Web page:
The reason it’s not the ideal Range Rover is because of the PHEV element. While that is enabling us to achieve fuel economy in the mid- to high 30s, the 38.2kWh battery sits low under the chassis, thereby reducing the ramp angle by 2.5deg and the ground clearance by 11mm from a regular Range Rover.
The aim of the day, then, is a simple one. To discover if luxury has blunted ability.
Off-road performance: Range Rover
We start off with a seriously steep drop down into a quarry, where the challenge is not only the angle but also the surface, being a vicious mix of smooth stone and more grippy shale rock.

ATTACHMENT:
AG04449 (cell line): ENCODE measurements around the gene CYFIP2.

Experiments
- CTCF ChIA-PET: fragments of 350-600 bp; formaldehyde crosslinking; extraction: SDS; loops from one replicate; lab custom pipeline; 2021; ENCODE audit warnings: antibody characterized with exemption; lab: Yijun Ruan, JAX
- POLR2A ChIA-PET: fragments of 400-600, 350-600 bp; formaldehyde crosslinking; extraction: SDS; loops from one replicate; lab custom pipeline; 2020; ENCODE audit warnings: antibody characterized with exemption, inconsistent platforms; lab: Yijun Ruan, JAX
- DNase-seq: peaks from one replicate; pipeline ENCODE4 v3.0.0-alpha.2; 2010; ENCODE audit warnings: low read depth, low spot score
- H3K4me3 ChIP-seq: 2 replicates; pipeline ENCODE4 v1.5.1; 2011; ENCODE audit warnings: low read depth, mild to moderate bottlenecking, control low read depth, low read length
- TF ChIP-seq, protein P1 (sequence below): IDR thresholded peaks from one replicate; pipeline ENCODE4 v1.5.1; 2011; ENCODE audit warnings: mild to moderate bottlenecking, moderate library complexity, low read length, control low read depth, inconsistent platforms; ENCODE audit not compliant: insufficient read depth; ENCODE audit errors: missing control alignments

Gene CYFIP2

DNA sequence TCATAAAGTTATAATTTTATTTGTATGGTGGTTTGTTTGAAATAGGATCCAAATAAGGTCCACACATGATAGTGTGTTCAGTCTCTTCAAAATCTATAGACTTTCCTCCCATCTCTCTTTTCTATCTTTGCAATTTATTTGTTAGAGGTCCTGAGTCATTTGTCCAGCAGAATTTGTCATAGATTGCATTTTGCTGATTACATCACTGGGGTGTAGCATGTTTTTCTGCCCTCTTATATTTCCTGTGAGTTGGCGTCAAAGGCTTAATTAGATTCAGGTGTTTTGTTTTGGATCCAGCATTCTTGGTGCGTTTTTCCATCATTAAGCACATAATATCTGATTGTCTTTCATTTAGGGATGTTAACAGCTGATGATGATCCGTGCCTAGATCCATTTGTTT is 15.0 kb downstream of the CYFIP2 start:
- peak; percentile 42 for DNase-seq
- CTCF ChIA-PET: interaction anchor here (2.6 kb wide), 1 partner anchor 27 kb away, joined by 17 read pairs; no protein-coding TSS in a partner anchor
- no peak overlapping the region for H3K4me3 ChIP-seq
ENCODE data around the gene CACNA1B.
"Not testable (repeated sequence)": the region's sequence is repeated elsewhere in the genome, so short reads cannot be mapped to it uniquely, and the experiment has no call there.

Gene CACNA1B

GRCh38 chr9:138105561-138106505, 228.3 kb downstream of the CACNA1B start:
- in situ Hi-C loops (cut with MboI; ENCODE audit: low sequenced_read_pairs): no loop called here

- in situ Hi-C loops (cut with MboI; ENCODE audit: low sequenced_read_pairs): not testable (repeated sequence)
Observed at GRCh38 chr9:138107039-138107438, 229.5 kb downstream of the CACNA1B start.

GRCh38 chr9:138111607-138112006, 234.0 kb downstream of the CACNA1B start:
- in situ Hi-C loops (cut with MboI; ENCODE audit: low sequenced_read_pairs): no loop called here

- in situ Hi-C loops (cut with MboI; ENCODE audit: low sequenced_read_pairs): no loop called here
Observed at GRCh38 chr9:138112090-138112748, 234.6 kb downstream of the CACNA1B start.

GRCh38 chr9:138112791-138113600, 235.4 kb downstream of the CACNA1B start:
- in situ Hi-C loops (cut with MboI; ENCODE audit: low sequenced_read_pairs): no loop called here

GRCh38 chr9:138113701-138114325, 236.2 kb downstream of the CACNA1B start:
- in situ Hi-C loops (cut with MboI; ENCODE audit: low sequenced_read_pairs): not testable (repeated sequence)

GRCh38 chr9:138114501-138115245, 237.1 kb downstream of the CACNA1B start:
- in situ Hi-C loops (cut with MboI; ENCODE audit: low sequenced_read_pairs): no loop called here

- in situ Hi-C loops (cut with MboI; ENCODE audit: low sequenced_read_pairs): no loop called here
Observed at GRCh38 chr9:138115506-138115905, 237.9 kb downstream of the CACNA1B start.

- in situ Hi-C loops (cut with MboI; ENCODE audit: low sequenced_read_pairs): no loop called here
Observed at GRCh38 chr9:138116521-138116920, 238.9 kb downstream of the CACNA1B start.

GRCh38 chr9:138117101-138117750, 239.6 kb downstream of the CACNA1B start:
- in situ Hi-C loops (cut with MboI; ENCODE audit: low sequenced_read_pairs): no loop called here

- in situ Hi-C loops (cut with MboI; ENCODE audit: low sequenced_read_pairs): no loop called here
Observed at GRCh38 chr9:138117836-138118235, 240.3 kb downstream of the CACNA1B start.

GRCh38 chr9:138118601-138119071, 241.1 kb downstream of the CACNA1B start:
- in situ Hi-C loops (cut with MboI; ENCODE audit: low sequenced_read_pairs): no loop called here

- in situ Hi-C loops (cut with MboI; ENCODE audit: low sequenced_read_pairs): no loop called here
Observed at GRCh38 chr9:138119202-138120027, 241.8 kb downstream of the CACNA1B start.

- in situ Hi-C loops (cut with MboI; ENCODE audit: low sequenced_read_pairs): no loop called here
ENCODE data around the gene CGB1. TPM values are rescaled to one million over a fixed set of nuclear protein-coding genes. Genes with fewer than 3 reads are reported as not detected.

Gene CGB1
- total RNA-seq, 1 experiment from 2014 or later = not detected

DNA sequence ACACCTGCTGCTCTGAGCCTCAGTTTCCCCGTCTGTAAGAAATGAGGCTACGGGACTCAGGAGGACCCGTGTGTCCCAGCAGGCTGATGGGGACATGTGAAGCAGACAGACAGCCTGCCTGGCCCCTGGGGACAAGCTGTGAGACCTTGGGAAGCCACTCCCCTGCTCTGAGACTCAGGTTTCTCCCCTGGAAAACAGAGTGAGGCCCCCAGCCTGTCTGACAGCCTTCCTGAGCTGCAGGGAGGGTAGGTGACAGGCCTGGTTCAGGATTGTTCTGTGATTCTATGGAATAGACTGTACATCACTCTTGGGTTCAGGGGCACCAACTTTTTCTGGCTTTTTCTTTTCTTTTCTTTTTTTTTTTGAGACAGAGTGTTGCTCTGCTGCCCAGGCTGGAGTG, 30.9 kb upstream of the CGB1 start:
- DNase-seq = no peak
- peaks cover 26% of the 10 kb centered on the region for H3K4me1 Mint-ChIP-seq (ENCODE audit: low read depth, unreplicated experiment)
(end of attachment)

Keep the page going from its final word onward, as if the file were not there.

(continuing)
The four cameras on the Rangie immediately come in handy – although Gerry McGovern’s styling looks good on the King’s Road, it tapers away from the visible edges so the car is difficult to place.
Switch it to off-road mode (max height on the air suspension) and use the ClearSight Ground View mode (essentially a function that allows you to peer through the bonnet) and suddenly it’s clear what’s ahead.
Select hill descent and low range, wind the maximum speed right back within the settings and let the car simply creep down the slope. This isn’t new or unique to Range Rover, but every time it never fails to amaze how damn easy it has all become. Even the change in surface halfway down doesn’t upset it.